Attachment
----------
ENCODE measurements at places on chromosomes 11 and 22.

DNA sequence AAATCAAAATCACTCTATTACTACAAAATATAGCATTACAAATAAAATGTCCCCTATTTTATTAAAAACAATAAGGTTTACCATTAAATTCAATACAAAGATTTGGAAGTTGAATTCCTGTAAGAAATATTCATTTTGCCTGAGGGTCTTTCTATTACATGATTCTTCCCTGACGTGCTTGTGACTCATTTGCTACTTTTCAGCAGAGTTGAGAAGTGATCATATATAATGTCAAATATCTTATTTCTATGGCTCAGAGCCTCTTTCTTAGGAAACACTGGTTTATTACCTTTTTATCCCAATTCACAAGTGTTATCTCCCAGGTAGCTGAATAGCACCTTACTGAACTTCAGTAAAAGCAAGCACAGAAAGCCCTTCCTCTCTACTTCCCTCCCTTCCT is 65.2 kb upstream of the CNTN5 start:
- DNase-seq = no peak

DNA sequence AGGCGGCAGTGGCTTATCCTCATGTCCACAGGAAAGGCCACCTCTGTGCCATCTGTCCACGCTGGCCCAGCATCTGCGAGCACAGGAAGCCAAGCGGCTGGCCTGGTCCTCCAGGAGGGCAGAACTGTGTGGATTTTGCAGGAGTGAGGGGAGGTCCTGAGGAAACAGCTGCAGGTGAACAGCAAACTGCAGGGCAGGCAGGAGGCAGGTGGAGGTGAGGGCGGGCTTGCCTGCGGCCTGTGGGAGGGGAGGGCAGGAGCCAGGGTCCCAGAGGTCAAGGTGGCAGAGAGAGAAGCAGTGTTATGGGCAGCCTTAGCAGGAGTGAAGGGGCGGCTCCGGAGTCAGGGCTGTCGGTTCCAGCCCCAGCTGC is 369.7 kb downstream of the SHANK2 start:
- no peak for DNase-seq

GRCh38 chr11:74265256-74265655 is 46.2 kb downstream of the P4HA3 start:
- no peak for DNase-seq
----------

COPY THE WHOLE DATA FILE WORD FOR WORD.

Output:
ENCODE measurements at places on chromosomes 11 and 22.

DNA sequence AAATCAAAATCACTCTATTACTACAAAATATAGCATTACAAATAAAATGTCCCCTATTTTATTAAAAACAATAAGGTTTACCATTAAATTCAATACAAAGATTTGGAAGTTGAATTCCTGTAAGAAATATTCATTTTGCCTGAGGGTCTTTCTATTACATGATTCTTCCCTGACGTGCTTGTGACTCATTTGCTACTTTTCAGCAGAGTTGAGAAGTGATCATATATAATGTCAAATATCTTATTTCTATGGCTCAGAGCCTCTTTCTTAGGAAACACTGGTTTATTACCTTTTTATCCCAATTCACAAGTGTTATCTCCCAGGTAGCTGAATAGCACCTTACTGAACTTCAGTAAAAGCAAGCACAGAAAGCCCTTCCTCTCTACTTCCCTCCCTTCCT is 65.2 kb upstream of the CNTN5 start:
- DNase-seq = no peak

DNA sequence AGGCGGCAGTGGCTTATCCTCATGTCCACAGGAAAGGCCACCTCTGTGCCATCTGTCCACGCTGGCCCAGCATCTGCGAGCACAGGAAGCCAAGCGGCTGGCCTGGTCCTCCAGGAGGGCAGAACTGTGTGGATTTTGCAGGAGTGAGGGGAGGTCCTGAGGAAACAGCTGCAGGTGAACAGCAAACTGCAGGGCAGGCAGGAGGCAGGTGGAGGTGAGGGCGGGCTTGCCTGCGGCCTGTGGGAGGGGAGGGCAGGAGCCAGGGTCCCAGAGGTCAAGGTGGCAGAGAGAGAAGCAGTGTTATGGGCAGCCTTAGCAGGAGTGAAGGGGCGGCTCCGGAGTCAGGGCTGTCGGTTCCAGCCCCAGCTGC is 369.7 kb downstream of the SHANK2 start:
- no peak for DNase-seq

GRCh38 chr11:74265256-74265655 is 46.2 kb downstream of the P4HA3 start:
- no peak for DNase-seq